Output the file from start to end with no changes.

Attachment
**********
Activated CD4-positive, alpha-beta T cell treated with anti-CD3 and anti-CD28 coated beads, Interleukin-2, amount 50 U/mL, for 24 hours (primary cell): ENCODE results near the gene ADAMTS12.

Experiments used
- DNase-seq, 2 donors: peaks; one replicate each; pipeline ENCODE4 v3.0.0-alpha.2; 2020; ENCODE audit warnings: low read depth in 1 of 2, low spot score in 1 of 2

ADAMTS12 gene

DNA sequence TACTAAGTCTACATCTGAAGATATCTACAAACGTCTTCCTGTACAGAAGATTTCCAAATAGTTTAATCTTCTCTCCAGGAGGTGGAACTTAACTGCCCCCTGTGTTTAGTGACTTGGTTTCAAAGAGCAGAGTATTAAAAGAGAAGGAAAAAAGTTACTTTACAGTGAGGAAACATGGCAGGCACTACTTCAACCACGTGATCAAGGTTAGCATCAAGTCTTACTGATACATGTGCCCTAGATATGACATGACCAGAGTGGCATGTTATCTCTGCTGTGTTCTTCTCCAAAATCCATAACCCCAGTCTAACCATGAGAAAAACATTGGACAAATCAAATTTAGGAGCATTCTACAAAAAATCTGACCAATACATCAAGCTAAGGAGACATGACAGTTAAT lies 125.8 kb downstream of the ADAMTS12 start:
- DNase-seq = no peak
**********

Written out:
Activated CD4-positive, alpha-beta T cell treated with anti-CD3 and anti-CD28 coated beads, Interleukin-2, amount 50 U/mL, for 24 hours (primary cell): ENCODE results near the gene ADAMTS12.

Experiments used
- DNase-seq, 2 donors: peaks; one replicate each; pipeline ENCODE4 v3.0.0-alpha.2; 2020; ENCODE audit warnings: low read depth in 1 of 2, low spot score in 1 of 2

ADAMTS12 gene

DNA sequence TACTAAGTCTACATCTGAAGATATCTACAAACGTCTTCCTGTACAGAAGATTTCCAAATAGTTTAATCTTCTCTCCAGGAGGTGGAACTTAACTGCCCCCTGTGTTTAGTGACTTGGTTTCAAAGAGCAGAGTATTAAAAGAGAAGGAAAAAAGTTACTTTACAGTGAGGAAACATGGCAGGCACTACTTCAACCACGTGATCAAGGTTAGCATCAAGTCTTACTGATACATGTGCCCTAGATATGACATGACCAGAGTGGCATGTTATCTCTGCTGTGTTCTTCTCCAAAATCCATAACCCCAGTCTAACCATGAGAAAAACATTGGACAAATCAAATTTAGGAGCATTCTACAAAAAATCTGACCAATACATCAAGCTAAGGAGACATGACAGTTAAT lies 125.8 kb downstream of the ADAMTS12 start:
- DNase-seq = no peak